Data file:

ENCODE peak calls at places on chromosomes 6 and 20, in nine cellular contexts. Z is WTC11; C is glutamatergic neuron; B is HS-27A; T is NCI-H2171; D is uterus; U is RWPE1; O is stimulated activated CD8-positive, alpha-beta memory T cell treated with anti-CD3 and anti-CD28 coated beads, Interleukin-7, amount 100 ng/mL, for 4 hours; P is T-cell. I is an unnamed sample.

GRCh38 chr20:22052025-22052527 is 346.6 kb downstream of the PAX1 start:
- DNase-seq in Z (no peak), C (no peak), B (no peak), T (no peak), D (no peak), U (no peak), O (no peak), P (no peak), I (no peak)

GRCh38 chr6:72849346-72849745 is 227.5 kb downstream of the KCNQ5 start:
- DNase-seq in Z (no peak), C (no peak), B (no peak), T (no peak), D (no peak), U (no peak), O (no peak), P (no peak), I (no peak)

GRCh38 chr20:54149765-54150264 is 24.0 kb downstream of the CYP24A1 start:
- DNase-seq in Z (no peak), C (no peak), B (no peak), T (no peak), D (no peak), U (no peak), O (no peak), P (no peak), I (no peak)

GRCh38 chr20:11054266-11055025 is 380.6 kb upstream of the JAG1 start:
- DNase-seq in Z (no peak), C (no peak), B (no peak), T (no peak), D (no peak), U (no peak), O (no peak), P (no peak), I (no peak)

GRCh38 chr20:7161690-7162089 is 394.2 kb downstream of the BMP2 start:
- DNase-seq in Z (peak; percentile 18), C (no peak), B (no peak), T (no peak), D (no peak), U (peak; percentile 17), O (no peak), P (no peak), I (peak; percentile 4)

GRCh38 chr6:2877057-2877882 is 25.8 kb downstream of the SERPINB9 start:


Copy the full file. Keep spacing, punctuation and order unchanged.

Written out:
ENCODE peak calls at places on chromosomes 6 and 20, in nine cellular contexts. Z is WTC11; C is glutamatergic neuron; B is HS-27A; T is NCI-H2171; D is uterus; U is RWPE1; O is stimulated activated CD8-positive, alpha-beta memory T cell treated with anti-CD3 and anti-CD28 coated beads, Interleukin-7, amount 100 ng/mL, for 4 hours; P is T-cell. I is an unnamed sample.

GRCh38 chr20:22052025-22052527 is 346.6 kb downstream of the PAX1 start:
- DNase-seq in Z (no peak), C (no peak), B (no peak), T (no peak), D (no peak), U (no peak), O (no peak), P (no peak), I (no peak)

GRCh38 chr6:72849346-72849745 is 227.5 kb downstream of the KCNQ5 start:
- DNase-seq in Z (no peak), C (no peak), B (no peak), T (no peak), D (no peak), U (no peak), O (no peak), P (no peak), I (no peak)

GRCh38 chr20:54149765-54150264 is 24.0 kb downstream of the CYP24A1 start:
- DNase-seq in Z (no peak), C (no peak), B (no peak), T (no peak), D (no peak), U (no peak), O (no peak), P (no peak), I (no peak)

GRCh38 chr20:11054266-11055025 is 380.6 kb upstream of the JAG1 start:
- DNase-seq in Z (no peak), C (no peak), B (no peak), T (no peak), D (no peak), U (no peak), O (no peak), P (no peak), I (no peak)

GRCh38 chr20:7161690-7162089 is 394.2 kb downstream of the BMP2 start:
- DNase-seq in Z (peak; percentile 18), C (no peak), B (no peak), T (no peak), D (no peak), U (peak; percentile 17), O (no peak), P (no peak), I (peak; percentile 4)

GRCh38 chr6:2877057-2877882 is 25.8 kb downstream of the SERPINB9 start: